University of Toronto, CANADA
Goal-oriented Requirement Language
GRL (Goal-oriented Requirement Language) is a language for supporting goal-oriented
modeling and reasoning of requirements, especially for dealing with non-functional
requirements. It provides constructs for expressing various types of concepts
that appear during the requirement process. There are three main categories
of concepts: intentional elements, links, and actors. The intentional elements
in GRL are goal, task, softgoal, and resource. They are intentional because
they are used for models that allow answering questions such as why particular
behaviors, informational and structural aspects were chosen to be included
in the system requirement, what alternatives were considered, what criteria
were used to deliberate among alternative options, and what the reasons
were for choosing one alternative over the other.
This kind of modeling is different from the detailed specification of what
is to be done. Here the modeler is primarily concerned with exposing "why"
certain choices for behavior and/or structure were made or constraints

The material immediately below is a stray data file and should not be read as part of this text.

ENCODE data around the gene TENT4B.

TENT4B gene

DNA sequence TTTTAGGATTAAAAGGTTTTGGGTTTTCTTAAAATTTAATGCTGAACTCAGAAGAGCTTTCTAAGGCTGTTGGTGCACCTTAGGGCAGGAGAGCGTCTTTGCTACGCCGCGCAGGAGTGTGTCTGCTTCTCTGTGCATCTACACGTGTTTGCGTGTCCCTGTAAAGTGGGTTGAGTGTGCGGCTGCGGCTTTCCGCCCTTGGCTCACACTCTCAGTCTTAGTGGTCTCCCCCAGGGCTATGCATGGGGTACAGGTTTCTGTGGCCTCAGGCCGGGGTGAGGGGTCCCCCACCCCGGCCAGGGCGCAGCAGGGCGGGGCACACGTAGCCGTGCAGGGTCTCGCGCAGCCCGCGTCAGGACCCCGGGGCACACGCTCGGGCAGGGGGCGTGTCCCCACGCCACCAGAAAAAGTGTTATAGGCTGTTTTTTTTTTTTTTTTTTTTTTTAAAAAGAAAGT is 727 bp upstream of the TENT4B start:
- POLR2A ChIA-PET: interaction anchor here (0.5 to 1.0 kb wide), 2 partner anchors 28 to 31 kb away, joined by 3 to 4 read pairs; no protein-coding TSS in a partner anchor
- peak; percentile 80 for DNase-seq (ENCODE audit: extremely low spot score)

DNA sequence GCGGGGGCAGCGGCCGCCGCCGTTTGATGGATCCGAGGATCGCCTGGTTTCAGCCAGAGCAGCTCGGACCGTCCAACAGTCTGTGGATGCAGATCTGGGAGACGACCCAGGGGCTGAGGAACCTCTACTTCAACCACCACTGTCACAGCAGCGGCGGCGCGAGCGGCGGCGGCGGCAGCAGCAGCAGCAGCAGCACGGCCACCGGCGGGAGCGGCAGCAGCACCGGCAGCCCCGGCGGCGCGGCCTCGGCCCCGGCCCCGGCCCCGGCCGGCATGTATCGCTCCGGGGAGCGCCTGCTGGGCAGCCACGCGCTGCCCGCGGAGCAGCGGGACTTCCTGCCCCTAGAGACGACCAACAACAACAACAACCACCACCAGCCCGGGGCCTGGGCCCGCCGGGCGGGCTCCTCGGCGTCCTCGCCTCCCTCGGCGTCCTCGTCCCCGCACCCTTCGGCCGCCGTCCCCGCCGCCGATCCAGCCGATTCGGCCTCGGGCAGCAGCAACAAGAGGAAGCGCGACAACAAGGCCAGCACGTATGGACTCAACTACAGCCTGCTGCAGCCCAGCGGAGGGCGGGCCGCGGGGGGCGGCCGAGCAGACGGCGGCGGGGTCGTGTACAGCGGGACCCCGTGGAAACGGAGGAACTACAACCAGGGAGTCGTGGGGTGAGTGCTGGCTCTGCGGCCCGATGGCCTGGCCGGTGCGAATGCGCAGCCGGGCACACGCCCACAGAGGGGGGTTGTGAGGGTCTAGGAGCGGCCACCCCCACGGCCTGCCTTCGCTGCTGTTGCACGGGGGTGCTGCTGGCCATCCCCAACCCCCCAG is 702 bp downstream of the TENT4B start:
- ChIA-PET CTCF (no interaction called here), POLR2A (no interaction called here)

introduced. The modeler is not yet interested in the "operational" details
of processes or system requirements (or component interactions). Omitting
these kind of details during early phases of analysis (and design) allows
taking a higher-level (sometimes called a strategic stance) towards modeling
the current or the future software system and its embedding environment.
Modeling and answering "why" questions leads us to consider the opportunities
stakeholders seek out and/or vulnerabilities they try to avoid within their
environment by utilizing capabilities of the software system and/or other
stakeholders, by trying to rely upon and/or assign capabilities and by
introducing constraint how those capabilities ought to be performed.
the reasoning about scenarios by establishing correspondences between intentional
GRL elements and non-intentional elements in scenario models of URN-FR.
Modeling both goals and scenarios is complementary and may aid in identifying
further goals and additional scenarios (and scenario steps) important to
stakeholders, thus contributing to the completeness and accuracy of requirements.
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